Beverly Robinson, folklorist, theater historian, producer, writer, director and a professor in the UCLA School, Film and Television department since 1978, died Sunday May 5 of pancreatic cancer at Santa Monica-UCLA Medical Center. She was 56.
An authority in the field of African-American theater and performance, she was frequently hired as a media consultant, working on such films as “The Color Purple,” “Coming to America” and “Miss Evers’ Boys.”
She created the series “Black Speakers in the Arts Forum at UCLA,” which ran 1978-81, and featured artists and scholars such as Maya Angelou, James Baldwin and John Bubbles. She was known as a dynamic speaker and was frequently invited to appear as a guest speaker, panelist and moderator.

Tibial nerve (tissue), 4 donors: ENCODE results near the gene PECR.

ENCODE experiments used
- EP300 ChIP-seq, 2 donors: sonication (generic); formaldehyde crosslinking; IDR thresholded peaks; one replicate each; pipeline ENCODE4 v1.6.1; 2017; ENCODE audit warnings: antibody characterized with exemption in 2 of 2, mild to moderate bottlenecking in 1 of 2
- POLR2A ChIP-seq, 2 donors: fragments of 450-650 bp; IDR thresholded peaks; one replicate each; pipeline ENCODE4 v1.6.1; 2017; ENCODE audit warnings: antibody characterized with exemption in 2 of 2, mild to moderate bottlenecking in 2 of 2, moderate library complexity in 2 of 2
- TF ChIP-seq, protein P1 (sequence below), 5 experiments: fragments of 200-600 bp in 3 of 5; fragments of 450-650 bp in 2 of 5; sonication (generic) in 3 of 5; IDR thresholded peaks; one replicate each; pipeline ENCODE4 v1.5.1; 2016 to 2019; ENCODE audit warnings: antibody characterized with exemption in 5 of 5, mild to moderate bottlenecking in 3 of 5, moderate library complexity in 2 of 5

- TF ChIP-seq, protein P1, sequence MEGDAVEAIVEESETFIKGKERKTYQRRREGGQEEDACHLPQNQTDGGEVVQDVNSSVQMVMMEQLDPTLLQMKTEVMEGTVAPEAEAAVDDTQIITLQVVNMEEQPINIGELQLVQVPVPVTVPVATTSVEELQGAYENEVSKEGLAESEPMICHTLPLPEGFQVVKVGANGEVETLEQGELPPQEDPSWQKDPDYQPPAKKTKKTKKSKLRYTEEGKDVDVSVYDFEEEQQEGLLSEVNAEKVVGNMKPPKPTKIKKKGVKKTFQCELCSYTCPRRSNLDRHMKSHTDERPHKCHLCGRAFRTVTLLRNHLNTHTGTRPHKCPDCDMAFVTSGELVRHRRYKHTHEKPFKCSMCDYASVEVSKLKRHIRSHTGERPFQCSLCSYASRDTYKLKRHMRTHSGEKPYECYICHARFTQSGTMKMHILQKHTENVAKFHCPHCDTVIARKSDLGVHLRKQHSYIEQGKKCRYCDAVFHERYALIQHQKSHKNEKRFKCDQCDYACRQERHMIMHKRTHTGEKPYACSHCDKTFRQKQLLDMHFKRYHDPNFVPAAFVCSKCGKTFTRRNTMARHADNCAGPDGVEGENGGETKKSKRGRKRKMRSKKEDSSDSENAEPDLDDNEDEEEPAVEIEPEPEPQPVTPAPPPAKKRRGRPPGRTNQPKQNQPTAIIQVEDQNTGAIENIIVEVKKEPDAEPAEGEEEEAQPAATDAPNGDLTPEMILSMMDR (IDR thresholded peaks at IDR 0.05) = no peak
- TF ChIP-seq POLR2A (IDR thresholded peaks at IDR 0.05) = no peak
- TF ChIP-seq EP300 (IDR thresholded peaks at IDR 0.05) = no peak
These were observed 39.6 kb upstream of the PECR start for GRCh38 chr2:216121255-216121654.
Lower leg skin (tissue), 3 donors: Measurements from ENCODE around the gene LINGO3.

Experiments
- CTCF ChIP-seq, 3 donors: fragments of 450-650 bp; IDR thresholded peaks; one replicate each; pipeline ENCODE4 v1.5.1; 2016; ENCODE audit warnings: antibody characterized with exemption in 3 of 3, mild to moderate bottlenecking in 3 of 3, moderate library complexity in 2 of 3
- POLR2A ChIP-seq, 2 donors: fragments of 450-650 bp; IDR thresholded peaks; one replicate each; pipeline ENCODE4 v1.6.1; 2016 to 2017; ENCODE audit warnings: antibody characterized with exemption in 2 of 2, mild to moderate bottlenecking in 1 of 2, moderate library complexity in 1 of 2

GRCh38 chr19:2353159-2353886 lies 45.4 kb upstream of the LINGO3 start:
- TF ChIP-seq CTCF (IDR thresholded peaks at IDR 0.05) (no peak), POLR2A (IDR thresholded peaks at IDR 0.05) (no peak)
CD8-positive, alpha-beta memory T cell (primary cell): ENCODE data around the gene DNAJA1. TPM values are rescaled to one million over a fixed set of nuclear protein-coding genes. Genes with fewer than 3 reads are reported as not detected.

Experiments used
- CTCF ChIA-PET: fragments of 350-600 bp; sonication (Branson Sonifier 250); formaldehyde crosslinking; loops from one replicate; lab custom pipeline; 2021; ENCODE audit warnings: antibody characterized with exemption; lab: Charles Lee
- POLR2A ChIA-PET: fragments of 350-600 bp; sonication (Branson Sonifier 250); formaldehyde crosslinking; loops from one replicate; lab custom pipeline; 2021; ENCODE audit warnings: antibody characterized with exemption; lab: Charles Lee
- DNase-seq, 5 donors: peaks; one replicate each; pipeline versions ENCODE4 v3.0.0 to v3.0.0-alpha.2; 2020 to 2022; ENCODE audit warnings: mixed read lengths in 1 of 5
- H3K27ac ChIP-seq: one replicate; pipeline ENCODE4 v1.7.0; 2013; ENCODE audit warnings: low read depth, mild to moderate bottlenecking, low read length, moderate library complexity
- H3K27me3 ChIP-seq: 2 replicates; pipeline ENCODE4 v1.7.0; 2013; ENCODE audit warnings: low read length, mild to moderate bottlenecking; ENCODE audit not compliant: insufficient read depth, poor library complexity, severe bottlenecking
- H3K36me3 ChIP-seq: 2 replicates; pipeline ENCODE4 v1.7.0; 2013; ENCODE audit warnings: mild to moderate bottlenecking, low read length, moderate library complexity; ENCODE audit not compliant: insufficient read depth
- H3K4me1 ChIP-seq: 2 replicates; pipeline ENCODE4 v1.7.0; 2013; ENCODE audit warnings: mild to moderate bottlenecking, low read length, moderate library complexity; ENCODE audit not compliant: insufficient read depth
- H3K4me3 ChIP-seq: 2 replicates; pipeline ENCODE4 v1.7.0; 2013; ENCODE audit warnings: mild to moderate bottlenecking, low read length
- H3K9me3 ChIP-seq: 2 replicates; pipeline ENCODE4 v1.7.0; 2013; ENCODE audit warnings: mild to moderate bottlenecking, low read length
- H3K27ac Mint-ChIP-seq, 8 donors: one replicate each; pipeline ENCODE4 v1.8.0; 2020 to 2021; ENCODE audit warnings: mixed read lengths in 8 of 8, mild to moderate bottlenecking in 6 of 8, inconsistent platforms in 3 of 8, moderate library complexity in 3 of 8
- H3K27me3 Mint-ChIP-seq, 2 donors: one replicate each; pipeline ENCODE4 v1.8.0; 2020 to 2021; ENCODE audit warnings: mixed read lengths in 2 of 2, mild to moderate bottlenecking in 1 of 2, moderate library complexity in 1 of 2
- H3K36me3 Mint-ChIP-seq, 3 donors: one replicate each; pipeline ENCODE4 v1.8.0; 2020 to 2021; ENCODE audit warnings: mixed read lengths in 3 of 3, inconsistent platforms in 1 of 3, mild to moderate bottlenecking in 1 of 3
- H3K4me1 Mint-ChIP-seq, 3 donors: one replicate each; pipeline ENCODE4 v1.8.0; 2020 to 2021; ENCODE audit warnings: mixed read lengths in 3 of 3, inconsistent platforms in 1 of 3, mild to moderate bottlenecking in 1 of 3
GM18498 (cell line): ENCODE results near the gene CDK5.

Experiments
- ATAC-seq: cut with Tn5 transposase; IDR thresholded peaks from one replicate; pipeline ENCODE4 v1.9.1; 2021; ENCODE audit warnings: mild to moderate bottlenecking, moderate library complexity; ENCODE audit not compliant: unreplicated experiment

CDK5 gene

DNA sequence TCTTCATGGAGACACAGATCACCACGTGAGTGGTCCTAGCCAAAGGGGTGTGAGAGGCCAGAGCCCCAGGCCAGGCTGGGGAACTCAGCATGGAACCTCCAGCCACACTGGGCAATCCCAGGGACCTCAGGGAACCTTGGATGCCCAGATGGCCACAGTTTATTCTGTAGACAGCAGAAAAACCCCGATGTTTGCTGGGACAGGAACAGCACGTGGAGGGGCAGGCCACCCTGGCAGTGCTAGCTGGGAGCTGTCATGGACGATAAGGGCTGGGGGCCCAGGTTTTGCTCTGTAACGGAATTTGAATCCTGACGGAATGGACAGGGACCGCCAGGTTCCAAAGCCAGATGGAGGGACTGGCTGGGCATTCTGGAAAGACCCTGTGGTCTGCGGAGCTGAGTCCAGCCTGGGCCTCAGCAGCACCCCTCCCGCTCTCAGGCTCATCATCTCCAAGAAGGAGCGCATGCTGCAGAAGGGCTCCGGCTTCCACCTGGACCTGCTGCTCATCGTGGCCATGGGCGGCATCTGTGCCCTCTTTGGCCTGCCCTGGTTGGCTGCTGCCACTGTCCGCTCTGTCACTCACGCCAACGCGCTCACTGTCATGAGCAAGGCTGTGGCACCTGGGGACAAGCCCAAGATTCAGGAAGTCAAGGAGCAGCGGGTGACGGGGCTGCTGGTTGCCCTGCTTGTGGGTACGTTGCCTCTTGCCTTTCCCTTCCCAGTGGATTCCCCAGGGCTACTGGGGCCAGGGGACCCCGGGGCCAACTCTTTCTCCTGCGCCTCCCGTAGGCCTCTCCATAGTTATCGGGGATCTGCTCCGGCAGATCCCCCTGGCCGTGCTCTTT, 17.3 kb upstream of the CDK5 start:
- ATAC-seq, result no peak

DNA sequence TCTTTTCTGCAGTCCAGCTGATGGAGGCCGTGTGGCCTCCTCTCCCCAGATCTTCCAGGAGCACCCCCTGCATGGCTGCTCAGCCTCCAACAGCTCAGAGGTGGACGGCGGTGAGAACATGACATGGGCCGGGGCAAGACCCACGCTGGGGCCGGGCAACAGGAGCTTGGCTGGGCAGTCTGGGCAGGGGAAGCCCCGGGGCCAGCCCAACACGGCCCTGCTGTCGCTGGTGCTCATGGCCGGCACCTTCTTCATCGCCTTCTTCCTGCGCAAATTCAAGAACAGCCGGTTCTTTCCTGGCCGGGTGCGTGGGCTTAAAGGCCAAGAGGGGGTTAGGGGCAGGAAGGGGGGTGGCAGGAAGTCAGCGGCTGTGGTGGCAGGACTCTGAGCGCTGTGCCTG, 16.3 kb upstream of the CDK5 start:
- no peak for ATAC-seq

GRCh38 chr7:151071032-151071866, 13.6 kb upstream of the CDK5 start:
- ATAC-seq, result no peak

Her folklore and photographic work have been showcased in numerous museums including a Library of Congress traveling exhibition.
Berkeley, Calif., native earned a degree in computer engineering in 1968, an M.A. in folklore in ’76 at UC Berkeley and Ph.D. in performing arts and history from the U. of Penn.
Phi Betta Kappa student later received UCLA’s Outstanding Teaching award in 1978. As a faculty member, she wrote, directed and produced several theater productions. She was a member of the Black Actors Guild and the National Task Force on Folk Arts in Education.
She is survived by her father, five sisters and several nieces and nephews.
A celebration of her life will take place at 11 a.m. on Friday at Forest Lawn Memorial Park, Hollywood Hills.